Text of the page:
Swing-state surveys from the triumvirate of CBS News, the New York Times and Quinnipiac have been polling Viagra for liberals all year. Their new release on the state of play in Florida, Ohio and Virginia is no exception. According to their final numbers, Obama leads by five in Ohio, by one in Florida and by two in Virginia. If this is the case, this election is over, and the president will easily cruise to re-election. But there are major, if not fatal, flaws with all three results. Ed Morrissey has done an excellent job running down the list, but I figured I'd reiterate a few:
(1) Partisan Samples - All three polls predict lower Republican turnout than 2008, thus anticipating that Obama will enjoy very large turnout advantages in the these states. Ed boils them down into an easy chart -- the first data set shows today's Q-poll's sample, the next shows the actual 2008 turnout, and the last shows 2010's turnout. The breakdown is D/R/I:
FL: 37/30/29 (D+7) 37/34/29 (D+3) 36/36/29 (D+0)
OH: 37/29/30 (D+8) 39/31/30 (D+8) 36/37/28 (R+1)
VA: 35/27/35 (D+8) 39/33/27 (D+6) 33/37/30 (R+4 - 2009)
So compared to the Democrat wave year of 2008, Obama will more than double his partisan edge in Florida, maintain it in Ohio (with Republicans turning out at a lower rate), and expand it in Virginia. This poll suggests Republican turnout will drop six points in Virginia compared to 2008. Does anyone believe this will be the case six days from now? I can't imagine the pollsters who produced these outcomes even do. Why? Because their own polling also reveals two major trends that strongly favor Romney. See below.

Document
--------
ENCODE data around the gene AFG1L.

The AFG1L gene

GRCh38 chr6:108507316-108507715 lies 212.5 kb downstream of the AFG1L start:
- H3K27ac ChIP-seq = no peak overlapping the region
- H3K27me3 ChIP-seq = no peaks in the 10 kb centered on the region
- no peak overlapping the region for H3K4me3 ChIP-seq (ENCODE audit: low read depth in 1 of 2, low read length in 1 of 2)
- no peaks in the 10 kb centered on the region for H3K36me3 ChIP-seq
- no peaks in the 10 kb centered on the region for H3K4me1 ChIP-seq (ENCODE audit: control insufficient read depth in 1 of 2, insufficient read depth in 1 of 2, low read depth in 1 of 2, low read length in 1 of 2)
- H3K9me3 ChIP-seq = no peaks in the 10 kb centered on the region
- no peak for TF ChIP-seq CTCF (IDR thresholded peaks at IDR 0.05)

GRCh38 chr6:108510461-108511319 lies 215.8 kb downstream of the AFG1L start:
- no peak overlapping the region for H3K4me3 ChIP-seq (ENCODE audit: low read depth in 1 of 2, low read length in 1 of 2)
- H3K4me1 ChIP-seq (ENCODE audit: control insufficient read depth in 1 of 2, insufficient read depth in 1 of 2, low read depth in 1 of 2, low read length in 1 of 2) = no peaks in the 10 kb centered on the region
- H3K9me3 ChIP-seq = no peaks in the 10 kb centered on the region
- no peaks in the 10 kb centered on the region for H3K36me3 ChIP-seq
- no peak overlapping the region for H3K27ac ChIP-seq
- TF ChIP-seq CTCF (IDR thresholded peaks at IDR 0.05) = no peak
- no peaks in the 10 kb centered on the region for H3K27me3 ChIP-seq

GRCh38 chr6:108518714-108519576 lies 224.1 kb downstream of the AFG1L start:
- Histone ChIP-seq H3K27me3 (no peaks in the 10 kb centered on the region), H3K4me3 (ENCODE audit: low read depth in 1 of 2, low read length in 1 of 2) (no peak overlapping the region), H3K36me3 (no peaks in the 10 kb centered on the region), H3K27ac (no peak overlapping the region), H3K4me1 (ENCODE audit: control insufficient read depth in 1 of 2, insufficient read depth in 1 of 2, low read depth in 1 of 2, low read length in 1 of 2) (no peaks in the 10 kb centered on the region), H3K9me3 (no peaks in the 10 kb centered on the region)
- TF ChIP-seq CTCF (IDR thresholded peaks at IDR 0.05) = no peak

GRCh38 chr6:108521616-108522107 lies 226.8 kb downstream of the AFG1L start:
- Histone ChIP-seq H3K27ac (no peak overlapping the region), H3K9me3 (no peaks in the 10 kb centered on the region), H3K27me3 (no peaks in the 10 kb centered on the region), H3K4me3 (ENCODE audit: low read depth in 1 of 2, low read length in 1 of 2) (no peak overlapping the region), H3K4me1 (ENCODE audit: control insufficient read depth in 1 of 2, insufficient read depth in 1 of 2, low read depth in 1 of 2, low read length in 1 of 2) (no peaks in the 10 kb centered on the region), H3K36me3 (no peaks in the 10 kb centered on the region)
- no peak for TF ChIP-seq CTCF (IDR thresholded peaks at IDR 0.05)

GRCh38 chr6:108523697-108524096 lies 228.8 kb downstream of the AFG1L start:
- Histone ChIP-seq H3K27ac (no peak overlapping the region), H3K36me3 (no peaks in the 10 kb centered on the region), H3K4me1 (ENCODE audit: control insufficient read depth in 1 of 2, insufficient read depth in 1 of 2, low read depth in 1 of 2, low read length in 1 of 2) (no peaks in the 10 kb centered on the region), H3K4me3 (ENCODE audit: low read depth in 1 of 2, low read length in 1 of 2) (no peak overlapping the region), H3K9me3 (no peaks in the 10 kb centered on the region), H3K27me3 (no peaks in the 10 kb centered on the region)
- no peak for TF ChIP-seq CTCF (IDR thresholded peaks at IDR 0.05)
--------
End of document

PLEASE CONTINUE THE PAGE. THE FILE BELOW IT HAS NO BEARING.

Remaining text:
(2) Independents - Mitt Romney is winning independents in all three battleground states:
FL: Romney +5, 2008: Obama +7 (Obama won the state by 3)
OH: Romney +6, 2008: Obama +8 (Obama won the state by 4.5)
VA: Romney +21, 2008: Obama +1 (Obama won the state by 6)
Again, that's the data from these polls. Romney is poised to benefit from a 12-point swing with indies in Florida, a 14-point swing in Ohio, and a 20-point swing (!) in Virginia. But Obama "leads" in all three states. It must be because of massive, overwhelming, unprecedented Democratic enthusiasm, right? Wrong.
(3) Enthusiasm - The CBS/NYT/Q-polls also reveal emerging Republican intensity advantages across the board:
In this chart, the pollster compares the current partisan enthusiasm gap to the numbers they measured one month ago -- prior to the debates. Republicans had the edge in all three states back in September, but their margins have swelled over the last month. GOP voters' excitement about voting surpasses Democrats' by 16 points in Florida, 14 points in Ohio and seven points in Virginia. In each case, the GOP stat sits in the high 50s or low 60s; the Democrat stat languishes in the 40s. To recap: the CBS/NYT/Q-poll surveys would have you believe that Barack Obama stands to win these states, despite his opponent solidly beating him with independents, and with Republicans handily winning the intensity battle. Good luck with that. I leave you with a few additional notes from other current and emerging battleground states:
Iowa - Republicans are beginning to really believe in the Hawkeye State.
Michigan - Romney's SuperPAC has invaded the state's airwaves, and the Obama campaign is now following suit. In case you're keeping score at home, Team Obama is now spending on the air in Minnesota, Pennsylvania, and Michigan. But not because Romney has a chance in any of them, they adamantly insist. No sir. They just really like wasting donors' money, or something. I'm sure their latest move has absolutely nothing to do with the new Detroit News poll showing Romney within three points of Obama in Michigan, leading on the economy for the first time, and carrying independents. Nothing to see here...
UPDATE - Right on cue, a new Roanoke College poll of Virginia shows Mitt Romney leading Barack Obama by five points, 49/44. He's crushing the incumbent among independents (59/33), winning on the economy (53/41), and dismantling Obama with late deciders (53/35). The poll sample is D+4, which may even be a tad generous.